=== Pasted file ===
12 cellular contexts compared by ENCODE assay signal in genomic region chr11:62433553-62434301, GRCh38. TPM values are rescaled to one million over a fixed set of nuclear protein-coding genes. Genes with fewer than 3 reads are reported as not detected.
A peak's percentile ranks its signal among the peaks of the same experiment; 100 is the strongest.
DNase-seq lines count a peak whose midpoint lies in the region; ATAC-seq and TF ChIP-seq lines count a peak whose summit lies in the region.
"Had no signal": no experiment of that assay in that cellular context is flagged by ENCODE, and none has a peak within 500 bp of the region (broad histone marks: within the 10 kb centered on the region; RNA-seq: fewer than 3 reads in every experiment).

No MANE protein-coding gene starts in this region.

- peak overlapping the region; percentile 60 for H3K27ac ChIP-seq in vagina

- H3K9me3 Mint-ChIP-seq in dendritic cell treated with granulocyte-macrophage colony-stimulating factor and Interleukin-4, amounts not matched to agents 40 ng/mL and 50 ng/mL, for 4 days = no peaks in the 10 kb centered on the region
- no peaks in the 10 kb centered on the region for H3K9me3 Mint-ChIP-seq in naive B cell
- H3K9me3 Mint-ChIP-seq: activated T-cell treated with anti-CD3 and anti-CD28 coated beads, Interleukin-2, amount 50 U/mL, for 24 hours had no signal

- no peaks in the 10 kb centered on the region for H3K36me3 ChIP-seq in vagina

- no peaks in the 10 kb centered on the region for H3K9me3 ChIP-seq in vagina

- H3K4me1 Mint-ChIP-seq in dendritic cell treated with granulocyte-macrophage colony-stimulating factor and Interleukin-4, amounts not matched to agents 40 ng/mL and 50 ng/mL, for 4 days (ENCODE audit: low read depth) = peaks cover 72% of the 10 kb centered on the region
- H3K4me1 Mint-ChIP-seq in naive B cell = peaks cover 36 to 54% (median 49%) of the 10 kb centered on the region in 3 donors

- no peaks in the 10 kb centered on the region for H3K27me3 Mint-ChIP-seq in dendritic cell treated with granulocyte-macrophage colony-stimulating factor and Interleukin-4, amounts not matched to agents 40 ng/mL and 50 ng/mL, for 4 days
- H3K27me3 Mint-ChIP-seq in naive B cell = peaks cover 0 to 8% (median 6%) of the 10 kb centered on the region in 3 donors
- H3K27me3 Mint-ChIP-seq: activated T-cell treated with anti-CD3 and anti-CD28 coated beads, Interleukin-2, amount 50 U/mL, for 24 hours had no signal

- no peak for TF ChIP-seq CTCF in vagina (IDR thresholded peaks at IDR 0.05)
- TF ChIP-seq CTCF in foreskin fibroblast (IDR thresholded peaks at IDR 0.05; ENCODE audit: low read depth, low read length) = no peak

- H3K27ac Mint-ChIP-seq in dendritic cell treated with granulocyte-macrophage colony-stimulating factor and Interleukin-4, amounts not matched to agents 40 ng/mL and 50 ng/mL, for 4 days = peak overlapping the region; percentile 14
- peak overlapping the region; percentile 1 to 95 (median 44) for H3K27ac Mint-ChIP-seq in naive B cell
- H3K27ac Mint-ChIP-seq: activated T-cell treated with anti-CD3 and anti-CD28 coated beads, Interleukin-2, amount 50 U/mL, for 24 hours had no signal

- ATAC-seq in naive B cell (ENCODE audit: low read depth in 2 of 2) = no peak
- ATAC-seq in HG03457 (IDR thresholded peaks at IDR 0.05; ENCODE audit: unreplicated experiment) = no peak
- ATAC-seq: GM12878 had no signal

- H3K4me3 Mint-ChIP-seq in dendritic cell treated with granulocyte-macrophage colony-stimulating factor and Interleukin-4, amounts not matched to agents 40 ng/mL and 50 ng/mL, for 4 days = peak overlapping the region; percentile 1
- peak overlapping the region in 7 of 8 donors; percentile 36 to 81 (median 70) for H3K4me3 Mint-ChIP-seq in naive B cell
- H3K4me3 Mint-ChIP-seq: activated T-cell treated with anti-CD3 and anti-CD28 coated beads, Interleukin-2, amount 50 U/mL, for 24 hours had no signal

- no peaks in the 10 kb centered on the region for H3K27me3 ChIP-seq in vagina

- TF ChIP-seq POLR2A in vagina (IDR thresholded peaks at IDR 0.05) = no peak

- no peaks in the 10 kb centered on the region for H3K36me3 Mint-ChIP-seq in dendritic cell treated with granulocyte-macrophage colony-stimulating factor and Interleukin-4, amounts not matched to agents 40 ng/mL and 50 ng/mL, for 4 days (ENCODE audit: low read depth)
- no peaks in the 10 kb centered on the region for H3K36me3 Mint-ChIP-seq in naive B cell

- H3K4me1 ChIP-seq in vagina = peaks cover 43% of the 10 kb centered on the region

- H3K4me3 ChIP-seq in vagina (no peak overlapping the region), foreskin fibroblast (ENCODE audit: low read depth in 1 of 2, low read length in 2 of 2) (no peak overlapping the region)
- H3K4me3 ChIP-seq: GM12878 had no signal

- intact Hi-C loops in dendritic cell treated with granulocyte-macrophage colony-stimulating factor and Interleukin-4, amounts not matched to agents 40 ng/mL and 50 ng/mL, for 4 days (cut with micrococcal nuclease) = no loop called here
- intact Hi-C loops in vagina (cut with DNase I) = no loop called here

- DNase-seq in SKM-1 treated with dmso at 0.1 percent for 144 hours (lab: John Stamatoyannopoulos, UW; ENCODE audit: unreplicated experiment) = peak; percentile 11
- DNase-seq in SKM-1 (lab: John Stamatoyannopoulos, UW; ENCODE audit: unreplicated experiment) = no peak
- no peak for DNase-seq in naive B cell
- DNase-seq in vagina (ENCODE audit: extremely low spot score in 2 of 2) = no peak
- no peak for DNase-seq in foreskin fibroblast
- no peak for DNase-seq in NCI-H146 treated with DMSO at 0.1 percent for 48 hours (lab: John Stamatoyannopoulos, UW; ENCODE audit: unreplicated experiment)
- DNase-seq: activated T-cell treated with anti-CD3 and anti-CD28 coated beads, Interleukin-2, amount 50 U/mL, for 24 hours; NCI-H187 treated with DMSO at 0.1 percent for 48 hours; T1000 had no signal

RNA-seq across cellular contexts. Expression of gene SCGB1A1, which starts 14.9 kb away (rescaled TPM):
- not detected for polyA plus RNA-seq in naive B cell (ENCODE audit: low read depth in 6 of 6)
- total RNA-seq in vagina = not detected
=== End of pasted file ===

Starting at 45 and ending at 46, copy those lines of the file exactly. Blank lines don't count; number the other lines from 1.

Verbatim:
- not detected for polyA plus RNA-seq in naive B cell (ENCODE audit: low read depth in 6 of 6)
- total RNA-seq in vagina = not detected